Bring vs Take
Take and bring are two commonly used words in the English language that can be confusing for those learning it. These verbs have similar meanings, but their main difference lies in the direction they operate in. This article delves deeper into these verbs to highlight their differences and proper usage.
Bring and take are semantically driven words, meaning they are dependent on the location and direction of the speaker. Their meanings rely on other verbs and their use in the sentence. So, deciding whether to use ‘bring’ or ‘take’ depends on your point of reference. When you are in a certain place, you can ask others to bring things to where you are. Conversely, you take things to the places you go. In other words, you take things there and bring things here.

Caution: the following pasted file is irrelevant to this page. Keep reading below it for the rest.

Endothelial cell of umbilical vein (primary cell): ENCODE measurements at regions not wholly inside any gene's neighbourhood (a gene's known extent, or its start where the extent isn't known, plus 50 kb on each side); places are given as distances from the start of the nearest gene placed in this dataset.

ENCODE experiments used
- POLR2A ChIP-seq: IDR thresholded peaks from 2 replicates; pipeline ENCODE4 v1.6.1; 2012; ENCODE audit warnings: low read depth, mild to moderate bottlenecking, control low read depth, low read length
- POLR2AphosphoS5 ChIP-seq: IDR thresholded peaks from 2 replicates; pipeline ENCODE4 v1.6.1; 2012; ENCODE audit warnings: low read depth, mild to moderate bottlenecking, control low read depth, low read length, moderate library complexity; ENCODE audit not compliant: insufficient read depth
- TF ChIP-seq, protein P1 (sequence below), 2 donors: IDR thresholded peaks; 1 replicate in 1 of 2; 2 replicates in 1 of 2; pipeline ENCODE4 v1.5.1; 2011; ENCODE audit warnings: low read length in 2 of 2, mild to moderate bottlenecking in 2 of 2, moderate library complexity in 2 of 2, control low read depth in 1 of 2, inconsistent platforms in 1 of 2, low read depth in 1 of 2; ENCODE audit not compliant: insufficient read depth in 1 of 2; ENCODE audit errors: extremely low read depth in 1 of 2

For example, in restaurants where you can get takeout food, you take the food to wherever you go. But when you sit inside the restaurant, the waiter brings food to your table. You ask your son to bring in the newspaper from the doorsteps, and you ask him to take out the trash to the garbage truck. The following examples further illustrate the difference between these two verbs:
– Take the baby from his cot and bring him to me
– Please take this coffee and bring a cup of tea for me
– Take your dog away as it looks threatening to me
– Take my credit card when you go shopping
– Bring me a glass of water from the kitchen
- Use ‘bring’ when the direction of the thing is towards the speaker.
- Use ‘take’ when the direction of movement is away from the speaker.
- You have takeout restaurants, but the waiter brings food to you when you are eating inside.